How Oscar Isaac Became Llewyn Davis

The Golden Globe nominee on blazing with T Bone, cracking up the Coens and why John Goodman is like Walter Sobchak

Oscar Isaac as Llewyn Davis in 'Inside Llewyn Davis.
Courtesy of CBS Films
December 12, 2013 3:55 PM ET

Until they met Oscar Isaac, the Coen Brothers were pretty sure that their tragicomic Inside Llewyn Davis screenplay was unfilmable: Where would they find a crazy-talented singer-guitarist with movie-star presence and major comic acting chops? Isaac, a 33-year-old lifelong rock musician and Juilliard-trained actor who had a Miller's Crossing poster on his wall as a teen in Florida, saw his chance. "I heard they were making it," he says, "and was like, 'This is me, man!'" Thinner, with close-cropped hair and light stubble instead of Llewyn's beatnik beard, Isaac was almost unrecognizable when he arrived in a East Village coffee shop to discuss the morose-folksinger role that's instantly transformed his career – and scored him a Golden Globe nomination for best actor. [Warning: Some plot spoilers ahead.]

What's Real in Inside Llewyn Davis: Drawing the Facts Out From the Fiction

What was your first audition for Llewyn Davis like?
Well, I knew that it was loosely based on Dave Van Ronk [and his memoir The Mayor of MacDougal Street], and he was like a six-foot-five, 250 pound Swede. So I came in, and out of the corner of my eye I saw a photograph of a very well-known musician – and I was encouraged because it was a guy who was a little smaller and a dark haired and had a beard. I was like, "So you guys have that picture as kind of a reference?" And they're like, "Oh yeah. He came in. He killed it." The blood just drained out of my face. But then I did the audition and it went well and they called me back.
How did you prepare to go in front of the Coens?
When I was getting ready to audition for the two of them, I was finishing up a really small little movie. We were doing a scene at the bar and there was this guy that was basically an extra playing an old drunk guy. In between takes there was a guitar laying around and he picked it up and started playing. And he was incredible. I was like, "Dude, hey, what's your story, man?" He was like, "Oh, I've been playing for a long time." I was like "Oh, wow! You know I'm gonna audition for this thing. It's kind of based on Dave Van Ronk." And he's like "Yeah, I played with Dave." I was like "Really?" And he was like "Yeah yeah! Why don't you come to my place?" I was like "Where you do you live?" "I live on McDougal Street."
"Right above the Gaslight." His name's Erik Franzen. He's been there since, like, 1970, and he just started playing me all these old records and playing and some recordings with him and Dave Van Ronk playing. He started teaching me this Travis-style picking, which I was not aware of – didn't know how to do it. It's this crazy syncopation. We'd play and I paid him for lessons and then we started playing in the Village. I opened for him a couple times at these open mics. He was like a trainer – the last day before the audition I played for him and then he looked at me and goes "I see the big guy behind you giving the thumb's up." [Laughs]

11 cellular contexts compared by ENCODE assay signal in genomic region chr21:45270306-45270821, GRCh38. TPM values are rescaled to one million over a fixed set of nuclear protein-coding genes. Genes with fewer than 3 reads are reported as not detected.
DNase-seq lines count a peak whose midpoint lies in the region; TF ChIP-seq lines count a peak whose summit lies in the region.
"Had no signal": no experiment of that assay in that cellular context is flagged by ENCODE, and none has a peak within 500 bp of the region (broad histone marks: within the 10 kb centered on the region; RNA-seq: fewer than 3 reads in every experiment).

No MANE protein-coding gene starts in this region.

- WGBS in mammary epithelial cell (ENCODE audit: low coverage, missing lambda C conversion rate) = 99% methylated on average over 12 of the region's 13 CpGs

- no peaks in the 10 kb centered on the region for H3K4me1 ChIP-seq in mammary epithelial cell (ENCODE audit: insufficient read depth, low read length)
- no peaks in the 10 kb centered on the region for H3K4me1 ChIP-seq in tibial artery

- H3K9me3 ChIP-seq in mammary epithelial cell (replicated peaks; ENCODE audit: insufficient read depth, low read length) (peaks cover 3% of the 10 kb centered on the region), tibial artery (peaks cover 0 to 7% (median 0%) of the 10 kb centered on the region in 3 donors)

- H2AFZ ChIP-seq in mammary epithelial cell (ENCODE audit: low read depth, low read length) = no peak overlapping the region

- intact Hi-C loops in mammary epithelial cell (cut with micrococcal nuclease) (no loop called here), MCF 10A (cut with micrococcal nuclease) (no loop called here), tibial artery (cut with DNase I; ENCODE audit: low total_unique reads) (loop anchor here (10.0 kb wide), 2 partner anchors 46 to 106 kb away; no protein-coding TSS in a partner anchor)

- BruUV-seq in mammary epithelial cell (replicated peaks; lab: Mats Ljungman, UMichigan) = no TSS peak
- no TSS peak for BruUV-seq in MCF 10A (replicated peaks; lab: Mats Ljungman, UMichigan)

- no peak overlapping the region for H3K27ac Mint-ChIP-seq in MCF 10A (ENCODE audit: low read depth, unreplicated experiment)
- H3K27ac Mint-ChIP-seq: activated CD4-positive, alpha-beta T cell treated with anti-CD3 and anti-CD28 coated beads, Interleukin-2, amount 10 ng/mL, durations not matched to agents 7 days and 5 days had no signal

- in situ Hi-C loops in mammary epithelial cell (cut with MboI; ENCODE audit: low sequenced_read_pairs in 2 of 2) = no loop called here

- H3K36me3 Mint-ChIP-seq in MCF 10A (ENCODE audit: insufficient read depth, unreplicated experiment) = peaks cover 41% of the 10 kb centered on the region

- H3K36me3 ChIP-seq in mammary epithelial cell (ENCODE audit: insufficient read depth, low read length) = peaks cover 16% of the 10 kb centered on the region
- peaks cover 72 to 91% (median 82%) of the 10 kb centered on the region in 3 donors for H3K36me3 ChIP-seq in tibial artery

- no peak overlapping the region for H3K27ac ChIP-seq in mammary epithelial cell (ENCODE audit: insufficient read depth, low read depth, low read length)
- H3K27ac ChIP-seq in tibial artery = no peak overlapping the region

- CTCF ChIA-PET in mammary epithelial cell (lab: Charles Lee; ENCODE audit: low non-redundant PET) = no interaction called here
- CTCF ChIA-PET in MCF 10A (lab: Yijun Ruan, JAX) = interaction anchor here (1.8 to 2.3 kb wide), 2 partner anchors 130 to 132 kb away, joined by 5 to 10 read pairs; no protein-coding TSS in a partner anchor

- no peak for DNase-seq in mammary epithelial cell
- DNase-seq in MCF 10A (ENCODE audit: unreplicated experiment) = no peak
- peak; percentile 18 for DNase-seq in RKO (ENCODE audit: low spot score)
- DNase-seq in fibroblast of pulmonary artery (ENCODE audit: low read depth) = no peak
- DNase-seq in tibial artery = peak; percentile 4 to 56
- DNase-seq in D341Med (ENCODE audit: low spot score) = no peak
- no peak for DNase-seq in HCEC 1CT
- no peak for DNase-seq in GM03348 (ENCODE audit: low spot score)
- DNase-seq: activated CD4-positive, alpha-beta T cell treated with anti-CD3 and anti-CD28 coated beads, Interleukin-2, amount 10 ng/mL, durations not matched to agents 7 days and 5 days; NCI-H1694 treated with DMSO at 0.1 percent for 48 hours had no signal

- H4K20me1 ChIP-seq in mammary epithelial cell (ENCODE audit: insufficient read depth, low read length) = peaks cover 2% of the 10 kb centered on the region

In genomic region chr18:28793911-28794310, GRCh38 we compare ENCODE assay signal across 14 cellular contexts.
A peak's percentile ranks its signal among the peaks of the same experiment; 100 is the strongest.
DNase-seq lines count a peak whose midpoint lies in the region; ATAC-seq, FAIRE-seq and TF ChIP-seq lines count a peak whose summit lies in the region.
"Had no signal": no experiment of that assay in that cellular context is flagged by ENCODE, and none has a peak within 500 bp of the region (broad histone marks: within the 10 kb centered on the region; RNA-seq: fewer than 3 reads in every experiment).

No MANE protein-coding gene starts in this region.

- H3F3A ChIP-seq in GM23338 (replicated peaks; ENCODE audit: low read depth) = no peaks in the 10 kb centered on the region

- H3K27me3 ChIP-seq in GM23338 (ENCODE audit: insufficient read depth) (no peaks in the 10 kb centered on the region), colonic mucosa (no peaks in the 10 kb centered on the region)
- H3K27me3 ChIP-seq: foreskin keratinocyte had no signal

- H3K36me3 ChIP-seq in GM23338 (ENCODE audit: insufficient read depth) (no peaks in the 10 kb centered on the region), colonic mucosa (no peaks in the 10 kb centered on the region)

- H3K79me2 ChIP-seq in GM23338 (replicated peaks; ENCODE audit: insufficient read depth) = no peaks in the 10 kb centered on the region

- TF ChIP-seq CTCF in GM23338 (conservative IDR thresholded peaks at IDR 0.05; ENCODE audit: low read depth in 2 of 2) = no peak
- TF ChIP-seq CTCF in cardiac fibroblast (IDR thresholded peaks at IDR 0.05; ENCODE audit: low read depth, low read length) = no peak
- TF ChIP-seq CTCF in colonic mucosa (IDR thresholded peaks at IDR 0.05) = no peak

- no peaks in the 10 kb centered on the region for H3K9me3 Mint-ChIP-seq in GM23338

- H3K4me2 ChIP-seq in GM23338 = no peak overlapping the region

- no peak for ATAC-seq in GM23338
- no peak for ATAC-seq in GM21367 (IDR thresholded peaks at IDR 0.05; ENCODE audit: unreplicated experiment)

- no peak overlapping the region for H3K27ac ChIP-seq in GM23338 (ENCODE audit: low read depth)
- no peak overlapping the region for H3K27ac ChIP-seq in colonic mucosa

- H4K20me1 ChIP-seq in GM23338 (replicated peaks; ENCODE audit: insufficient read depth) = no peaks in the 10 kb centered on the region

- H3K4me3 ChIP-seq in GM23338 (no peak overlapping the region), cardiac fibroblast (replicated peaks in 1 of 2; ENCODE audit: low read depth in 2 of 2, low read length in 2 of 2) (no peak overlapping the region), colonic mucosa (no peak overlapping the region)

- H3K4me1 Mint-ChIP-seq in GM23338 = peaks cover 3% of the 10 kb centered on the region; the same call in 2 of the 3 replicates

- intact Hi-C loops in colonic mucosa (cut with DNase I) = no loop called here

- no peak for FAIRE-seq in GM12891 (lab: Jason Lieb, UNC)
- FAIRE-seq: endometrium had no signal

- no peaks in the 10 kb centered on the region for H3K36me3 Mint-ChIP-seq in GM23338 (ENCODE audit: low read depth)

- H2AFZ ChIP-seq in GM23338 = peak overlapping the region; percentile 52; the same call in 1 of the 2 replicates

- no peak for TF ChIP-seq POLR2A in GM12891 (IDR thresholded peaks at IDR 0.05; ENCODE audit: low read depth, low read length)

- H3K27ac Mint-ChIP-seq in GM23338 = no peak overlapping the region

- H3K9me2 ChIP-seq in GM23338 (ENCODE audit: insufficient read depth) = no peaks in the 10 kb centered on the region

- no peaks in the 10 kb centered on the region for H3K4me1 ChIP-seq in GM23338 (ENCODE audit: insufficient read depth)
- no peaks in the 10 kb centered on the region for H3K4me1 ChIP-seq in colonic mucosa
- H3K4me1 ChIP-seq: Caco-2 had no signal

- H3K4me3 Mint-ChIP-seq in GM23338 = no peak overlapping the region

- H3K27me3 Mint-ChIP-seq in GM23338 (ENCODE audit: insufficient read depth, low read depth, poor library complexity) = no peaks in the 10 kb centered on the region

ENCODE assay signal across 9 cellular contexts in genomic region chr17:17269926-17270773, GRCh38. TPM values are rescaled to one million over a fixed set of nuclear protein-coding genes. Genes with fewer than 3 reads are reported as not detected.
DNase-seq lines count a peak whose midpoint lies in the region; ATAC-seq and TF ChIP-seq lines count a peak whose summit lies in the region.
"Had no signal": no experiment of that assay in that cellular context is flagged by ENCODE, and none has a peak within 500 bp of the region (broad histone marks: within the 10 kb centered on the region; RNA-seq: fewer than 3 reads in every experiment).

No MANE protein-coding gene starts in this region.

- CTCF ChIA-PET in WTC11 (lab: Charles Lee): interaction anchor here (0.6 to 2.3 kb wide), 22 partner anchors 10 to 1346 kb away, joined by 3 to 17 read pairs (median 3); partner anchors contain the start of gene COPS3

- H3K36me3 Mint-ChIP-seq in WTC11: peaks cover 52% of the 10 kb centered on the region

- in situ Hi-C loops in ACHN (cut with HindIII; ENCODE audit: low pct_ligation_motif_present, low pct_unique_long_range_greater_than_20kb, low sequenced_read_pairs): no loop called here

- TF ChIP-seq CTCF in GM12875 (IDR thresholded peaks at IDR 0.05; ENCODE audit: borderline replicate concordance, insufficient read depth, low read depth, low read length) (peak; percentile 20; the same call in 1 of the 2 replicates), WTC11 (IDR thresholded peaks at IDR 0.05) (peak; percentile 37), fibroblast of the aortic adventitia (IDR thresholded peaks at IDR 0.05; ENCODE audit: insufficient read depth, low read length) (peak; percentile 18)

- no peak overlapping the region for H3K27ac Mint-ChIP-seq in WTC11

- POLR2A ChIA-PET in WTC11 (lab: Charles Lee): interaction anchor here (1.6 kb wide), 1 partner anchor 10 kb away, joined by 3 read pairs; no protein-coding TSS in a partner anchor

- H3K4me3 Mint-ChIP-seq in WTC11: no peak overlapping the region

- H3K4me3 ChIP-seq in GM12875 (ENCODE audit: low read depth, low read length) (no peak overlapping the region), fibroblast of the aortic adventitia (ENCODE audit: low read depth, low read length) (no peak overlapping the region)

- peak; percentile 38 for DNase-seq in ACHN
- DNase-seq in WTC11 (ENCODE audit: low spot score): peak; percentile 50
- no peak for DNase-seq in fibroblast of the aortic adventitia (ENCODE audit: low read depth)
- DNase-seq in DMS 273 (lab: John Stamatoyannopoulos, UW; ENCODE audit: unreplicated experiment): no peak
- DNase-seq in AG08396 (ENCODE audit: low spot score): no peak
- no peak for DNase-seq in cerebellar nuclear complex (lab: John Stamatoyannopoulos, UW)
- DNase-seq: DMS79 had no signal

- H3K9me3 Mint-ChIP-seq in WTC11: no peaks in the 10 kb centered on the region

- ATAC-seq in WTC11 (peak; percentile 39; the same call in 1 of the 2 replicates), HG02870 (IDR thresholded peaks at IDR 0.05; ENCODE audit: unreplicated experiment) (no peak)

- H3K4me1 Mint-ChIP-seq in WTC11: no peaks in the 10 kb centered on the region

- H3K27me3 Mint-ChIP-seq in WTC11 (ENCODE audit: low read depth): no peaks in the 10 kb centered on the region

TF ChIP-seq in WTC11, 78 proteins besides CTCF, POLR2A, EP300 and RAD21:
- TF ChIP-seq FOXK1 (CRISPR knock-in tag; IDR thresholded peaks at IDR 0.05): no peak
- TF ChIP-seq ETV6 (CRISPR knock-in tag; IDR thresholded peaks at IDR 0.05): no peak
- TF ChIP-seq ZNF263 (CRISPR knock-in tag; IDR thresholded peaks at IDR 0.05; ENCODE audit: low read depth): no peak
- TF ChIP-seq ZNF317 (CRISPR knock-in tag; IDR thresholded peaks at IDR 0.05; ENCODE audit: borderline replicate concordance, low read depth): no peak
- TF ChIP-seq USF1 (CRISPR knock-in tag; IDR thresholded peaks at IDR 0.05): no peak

That's incredibly fortuitous.
I mean it's insane, man!  So I showed up and played the songs and did the scenes. The Coens are incredibly generous and they love actors, and apart from actors, they love anyone that attempts humor. Like, they're quick to laugh. They're generous with, like, "I appreciate that you're attempting humor."
There's two kinds of professional funny people. The ones that never laugh and the ones that are pretty generous with the laughter.
That's how they are for sure. But the thing is you're never really sure how you're doing in the audition, because lots of friends I've talked to that have auditioned for them say, "It was the best audition of my life. Like they were literally rolling on the floor, crying, and then I didn't get it." [Laughs] So people were like 'How did it go?'  I'm like, "It seemed like it went well!  But you never know."
Did you grow a beard for the audition?
I had one. Yeah. I had a beard for it.
That's a very specific beard to end up with. No one would quite trim it that way now.
It helped to droop the face a little bit [laughs].
Yeah, it's not the most flattering.
Yeah. Thanks, bro [laughs].
So basically they loved it and the next thing was, "You got this."
So I got the part, and they were like "Okay, so in a week you're gonna have to fly out to meet T Bone Burnett." So they fly me out to L.A.. and in the morning, a beautiful car rolls up, and T Bone steps out. He's just like this tall, huge Texas gentleman. He's like, "We're gonna go get you your guitar." So we drive out to Tarzana to Norman's Rare Guitars and I just start to play these amazing instruments, figuring out what Llewyn's guitar is gonna be, and then I picked up this L1, this Gibson L1 from like 1925, which is Robert Johnson's guitar – like, what rock and roll was invented on. And I start playing it. It's hard to play but it just sounds evil.